The Hybridization of Security Sector Governance for Peace-Building and State-Building In Somalia
"The collapse of the Somali central government and the ensuing anarchy resulted in major insecurity that compelled the indigenous population to seek alternative means to safeguard its livelihood. This led to the proliferation of non-state security actors, the rise in their legitimacy, and the emergence of hybridized security sector governance. This paper argues for the use of hybridized security governance to consolidate peace and state building in contemporary Somalia and gives insight into how neighboring countries and the international community might support Somali efforts to preserve peace. It suggests that the Somalia Federal Government should decentralize security sector governance and integrate traditional justice remedies and local militias into the governance structure with well-articulated roles and a system of accountability."
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Daniel Kebede is a Ph.D. Candidate at the Institute for Peace and Security Studies, Addis Ababa University. Prior to joining the Ph.D. program, Kebede was a former police commander who led District police and Police Departments in different capacities. He attended national and international trainings in policing, peacekeeping, community policing and local participatory governance. He also taught senior police officers at the Ethiopian Police University College. In addition, as part of police reform, he has chaired the police reform committee. Currently, he serves Addis Ababa University as a Director for University Standards, Safety and Security.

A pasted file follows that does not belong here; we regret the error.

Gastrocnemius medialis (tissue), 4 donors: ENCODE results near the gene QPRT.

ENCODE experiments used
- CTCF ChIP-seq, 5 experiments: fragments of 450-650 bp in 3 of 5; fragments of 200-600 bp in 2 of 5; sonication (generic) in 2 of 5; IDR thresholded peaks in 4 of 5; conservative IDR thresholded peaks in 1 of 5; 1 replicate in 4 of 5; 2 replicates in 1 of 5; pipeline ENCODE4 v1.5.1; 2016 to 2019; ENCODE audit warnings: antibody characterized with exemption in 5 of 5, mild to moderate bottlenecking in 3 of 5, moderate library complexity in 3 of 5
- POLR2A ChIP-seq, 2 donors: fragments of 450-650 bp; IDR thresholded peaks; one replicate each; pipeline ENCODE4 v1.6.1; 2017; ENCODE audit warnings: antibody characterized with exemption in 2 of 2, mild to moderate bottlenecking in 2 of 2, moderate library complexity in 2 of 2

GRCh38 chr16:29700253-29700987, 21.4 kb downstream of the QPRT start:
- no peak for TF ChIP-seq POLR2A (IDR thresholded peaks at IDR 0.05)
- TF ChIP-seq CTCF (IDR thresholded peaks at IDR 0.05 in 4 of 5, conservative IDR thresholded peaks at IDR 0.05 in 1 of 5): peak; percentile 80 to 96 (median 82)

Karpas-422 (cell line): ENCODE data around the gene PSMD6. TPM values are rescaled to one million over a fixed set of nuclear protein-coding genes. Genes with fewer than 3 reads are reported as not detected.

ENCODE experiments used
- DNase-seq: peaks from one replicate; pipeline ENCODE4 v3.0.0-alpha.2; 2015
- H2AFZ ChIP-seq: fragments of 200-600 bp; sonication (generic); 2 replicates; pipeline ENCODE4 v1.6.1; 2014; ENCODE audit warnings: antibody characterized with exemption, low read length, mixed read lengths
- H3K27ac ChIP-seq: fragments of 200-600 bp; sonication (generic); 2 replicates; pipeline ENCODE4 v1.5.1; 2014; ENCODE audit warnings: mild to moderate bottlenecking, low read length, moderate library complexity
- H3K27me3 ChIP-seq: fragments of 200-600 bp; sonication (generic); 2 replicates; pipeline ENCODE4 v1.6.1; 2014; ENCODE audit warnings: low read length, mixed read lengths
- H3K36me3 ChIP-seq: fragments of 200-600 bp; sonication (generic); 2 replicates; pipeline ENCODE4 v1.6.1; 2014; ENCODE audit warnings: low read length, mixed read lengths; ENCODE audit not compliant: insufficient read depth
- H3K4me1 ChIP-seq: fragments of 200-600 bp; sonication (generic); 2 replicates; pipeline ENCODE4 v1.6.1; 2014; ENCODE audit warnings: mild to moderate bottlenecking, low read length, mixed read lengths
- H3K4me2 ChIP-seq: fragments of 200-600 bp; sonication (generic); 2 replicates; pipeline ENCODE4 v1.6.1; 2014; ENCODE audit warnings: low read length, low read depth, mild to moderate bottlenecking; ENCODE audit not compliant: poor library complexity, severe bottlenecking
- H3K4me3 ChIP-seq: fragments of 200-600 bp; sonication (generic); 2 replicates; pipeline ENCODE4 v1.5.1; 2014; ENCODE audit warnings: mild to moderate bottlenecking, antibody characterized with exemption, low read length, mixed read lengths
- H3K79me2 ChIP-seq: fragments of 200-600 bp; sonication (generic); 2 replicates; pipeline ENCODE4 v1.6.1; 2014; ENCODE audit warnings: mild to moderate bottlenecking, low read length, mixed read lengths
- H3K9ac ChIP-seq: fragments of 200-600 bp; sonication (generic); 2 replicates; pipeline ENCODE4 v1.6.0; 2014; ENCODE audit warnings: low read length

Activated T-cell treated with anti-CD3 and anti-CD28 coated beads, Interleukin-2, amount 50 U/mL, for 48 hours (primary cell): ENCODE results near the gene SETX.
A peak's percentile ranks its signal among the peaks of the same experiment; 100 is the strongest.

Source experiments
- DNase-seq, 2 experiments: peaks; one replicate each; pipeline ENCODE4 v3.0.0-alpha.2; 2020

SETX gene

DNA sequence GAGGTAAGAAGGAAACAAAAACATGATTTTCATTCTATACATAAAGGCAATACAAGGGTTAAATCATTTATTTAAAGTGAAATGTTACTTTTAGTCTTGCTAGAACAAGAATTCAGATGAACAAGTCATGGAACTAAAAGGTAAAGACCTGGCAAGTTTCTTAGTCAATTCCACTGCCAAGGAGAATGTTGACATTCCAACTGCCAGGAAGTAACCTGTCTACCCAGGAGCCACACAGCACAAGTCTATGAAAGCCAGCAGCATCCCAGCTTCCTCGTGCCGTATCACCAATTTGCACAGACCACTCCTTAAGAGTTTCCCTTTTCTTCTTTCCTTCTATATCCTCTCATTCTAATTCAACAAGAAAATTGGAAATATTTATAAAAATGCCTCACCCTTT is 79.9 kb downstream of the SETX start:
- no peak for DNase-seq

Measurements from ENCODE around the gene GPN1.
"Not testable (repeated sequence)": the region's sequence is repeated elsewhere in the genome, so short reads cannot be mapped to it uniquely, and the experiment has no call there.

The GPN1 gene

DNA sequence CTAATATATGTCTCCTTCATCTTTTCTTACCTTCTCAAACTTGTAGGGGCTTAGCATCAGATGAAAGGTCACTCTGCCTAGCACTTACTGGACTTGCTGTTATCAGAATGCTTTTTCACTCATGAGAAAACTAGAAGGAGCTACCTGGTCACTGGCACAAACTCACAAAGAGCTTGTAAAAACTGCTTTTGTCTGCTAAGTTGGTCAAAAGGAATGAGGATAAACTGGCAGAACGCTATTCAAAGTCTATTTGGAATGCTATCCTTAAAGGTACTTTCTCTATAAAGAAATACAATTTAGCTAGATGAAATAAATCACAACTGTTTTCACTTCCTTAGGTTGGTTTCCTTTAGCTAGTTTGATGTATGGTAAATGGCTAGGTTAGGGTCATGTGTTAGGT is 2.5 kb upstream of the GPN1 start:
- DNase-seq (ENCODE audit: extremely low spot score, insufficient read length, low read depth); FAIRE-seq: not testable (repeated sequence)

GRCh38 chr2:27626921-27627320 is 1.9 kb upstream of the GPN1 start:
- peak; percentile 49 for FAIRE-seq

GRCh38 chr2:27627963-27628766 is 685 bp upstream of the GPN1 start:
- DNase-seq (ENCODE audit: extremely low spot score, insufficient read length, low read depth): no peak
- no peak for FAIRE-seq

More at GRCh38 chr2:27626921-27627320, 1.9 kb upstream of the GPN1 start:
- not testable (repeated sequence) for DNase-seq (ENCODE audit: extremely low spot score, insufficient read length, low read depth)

For more thoughts by Daniel Kebede, please visit our blog, Africa Up Close, here.
This is Research Paper No.2 of The Southern Voices Network publication series.
About the Author
The Africa Program works to address the most critical issues facing Africa and U.S.-Africa relations, build mutually beneficial U.S.–Africa relations, and enhance knowledge and understanding about Africa in the United States. The Program achieves its mission through in-depth research and analyses, including our blog Africa Up Close, public discussion, working groups, and briefings that bring together policymakers, practitioners, and subject matter experts to analyze and offer practical options for tackling key challenges in Africa and in U.S.-Africa relations. Read more